As Australia dominated the opening day of the first Ashes Test against England in Brisbane, amateur golfer Aaron Pike, a former cricketer who once dreamed of being the next Shane Warne, showed his decision to turn to golf was a good one as a stunning opening 64 gave him the lead after the first round of the MasterCard Masters.
The burly 21 year old’s eight under par effort equalled the course record at the Huntingdale Golf Club in Melbourne and saw Pike produce the best amateur performance on The European Tour since Frenchman Eric Chaudouet led after the first round of the Open de France in June 2003.
Pike moved one shot clear of England’s Nick Dougherty and fellow unheralded Australian Peter Wilson, who both opened with 65s, while Dougherty’s fellow European Tour Member Raphaël Jacquelin of France dropped a shot at the last for a 66 and fourth place in the co-sanctioned tournament between The European Tour and the Australasian Tour.
But the day belonged to Pike, who was a serious cricketer until the age of 16 and only played golf part-time, once a week, until a victory in the 2005 Queensland Amateur Championship saw him focus his attention full-time on the green instead of the crease.
The Australian, who qualified for this week's event, made the dream start to his round with an eagle at his opening hole, the 495 yard par five tenth. He added a birdie at the 14th for an outward nine of 33 before picking up a further stroke at the second.
He then finished his round in style with four consecutive birdies down the home straight, culminating with a 22 foot birdie putt at the ninth, his last, to equal the course record set in 2005 by fellow Australian Nick O'Hern.
"At my opening hole I hit driver,” he said. “It was the first shot of the day and it was a bit cold. I did not hit it the greatest. I had 174 metres to the pin and my caddie said where to hit it and I pulled it about ten feet. It was a bit of a miss-hit but a good miss-hit."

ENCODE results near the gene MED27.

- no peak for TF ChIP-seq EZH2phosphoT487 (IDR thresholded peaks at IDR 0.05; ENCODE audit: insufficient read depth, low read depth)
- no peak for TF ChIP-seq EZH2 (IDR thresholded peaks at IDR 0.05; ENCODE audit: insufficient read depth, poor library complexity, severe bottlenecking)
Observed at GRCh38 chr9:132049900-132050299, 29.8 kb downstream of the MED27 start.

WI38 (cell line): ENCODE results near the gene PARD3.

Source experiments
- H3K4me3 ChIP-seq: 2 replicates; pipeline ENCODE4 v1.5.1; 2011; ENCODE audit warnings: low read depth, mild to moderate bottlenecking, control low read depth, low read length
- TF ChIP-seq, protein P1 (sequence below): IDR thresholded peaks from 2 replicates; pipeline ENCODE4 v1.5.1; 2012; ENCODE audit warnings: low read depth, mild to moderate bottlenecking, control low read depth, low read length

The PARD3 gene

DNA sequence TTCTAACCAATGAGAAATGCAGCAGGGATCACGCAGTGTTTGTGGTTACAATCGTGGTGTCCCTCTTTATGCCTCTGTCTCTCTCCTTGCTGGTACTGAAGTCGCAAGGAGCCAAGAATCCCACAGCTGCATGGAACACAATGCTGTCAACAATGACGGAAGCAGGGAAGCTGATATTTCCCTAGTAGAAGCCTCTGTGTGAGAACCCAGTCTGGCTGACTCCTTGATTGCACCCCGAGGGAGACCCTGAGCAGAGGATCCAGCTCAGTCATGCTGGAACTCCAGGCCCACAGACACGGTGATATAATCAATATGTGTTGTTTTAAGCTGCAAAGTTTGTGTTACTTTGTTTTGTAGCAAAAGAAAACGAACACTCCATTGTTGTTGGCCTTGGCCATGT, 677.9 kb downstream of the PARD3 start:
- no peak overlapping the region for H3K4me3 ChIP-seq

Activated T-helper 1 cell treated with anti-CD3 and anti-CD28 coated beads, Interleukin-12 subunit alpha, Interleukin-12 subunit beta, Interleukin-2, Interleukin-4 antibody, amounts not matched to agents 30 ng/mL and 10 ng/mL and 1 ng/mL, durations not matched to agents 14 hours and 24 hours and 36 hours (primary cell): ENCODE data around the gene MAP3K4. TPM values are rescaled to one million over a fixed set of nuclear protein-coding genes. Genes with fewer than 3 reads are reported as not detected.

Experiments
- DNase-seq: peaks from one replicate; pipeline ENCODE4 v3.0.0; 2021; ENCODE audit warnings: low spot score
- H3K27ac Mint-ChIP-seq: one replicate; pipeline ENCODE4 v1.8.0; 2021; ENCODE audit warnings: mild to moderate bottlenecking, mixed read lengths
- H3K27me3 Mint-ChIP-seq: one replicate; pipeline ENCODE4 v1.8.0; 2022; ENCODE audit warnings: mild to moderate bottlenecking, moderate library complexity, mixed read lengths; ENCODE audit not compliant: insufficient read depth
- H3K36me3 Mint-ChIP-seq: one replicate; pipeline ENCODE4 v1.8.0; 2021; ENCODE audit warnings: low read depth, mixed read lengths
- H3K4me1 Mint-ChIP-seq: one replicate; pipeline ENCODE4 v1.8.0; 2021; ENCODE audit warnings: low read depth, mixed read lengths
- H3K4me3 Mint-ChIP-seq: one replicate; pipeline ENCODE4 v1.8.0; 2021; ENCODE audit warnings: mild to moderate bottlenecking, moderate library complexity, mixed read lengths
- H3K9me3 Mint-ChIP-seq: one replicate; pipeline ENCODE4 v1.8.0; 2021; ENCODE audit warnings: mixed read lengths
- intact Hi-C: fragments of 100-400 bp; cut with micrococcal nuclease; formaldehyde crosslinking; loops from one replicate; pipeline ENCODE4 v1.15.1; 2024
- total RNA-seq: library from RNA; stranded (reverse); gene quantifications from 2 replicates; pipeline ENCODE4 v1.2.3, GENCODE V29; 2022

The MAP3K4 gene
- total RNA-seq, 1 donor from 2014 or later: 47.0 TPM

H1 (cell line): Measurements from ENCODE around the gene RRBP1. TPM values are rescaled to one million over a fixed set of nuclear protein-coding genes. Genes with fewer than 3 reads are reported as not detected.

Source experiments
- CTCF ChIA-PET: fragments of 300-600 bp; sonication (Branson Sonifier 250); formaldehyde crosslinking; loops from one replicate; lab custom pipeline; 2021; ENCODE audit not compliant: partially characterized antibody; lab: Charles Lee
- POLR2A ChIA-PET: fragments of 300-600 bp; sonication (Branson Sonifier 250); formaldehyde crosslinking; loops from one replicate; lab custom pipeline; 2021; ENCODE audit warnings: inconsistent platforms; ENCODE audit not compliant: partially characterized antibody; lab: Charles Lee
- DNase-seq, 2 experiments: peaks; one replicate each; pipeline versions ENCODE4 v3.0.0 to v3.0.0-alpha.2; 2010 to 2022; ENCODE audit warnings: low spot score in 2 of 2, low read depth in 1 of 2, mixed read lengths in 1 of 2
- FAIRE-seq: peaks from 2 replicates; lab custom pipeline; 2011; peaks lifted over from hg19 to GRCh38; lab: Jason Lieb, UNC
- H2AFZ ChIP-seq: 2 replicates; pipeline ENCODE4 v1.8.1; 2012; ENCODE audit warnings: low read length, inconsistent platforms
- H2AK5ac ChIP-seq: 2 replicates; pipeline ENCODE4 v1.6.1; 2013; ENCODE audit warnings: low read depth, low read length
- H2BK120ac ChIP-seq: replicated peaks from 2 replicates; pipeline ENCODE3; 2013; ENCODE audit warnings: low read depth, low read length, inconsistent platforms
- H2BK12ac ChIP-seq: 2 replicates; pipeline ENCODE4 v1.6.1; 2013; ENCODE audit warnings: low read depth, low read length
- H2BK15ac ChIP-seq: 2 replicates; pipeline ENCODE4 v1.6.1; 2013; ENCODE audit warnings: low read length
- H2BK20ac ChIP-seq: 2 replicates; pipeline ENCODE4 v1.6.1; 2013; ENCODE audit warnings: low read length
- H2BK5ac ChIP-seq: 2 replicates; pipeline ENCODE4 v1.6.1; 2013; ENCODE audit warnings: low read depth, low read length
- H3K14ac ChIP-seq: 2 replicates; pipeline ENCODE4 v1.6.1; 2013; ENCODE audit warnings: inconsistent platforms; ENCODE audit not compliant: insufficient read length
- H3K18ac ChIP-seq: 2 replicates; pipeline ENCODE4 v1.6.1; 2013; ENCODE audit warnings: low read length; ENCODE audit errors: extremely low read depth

"Obviously I am delighted with my start but if you shoot 64 in the first round, realistically you can shoot it every day. I am not going to change anything or expect myself to win because I've got a 64. But we’ll see what happens.”
Joint second placed Dougherty was pleased with his start but admitted a little disappointment that his round had not been even better after the Englishman failed to pick up a stroke on the tenth like Pike and made bogeys on a pair of par threes - the 15th and the third.
"Apart from that I played lovely, I really did,” he said. “I drove the ball fantastically well and my iron play was world-class - it really was today, I didn't putt great but I made a couple of good ones on my back nine, so all-in-all, I'm very pleased.”
Six people shared fifth place on four under par 68 including two time Australian Open winner Aaron Baddeley and Spain’s Carl Suneson, who came through the Qualifying School – Final Stage at San Roque last week and who took full advantage of his first start on The 2007 European Tour International Schedule.
Five players shared 11th place after opening 69s including defending champion Robert Allenby and England’s Justin Rose, playing his first regular European Tour event outside the Major Championships since the South African Airways Open almost a year ago.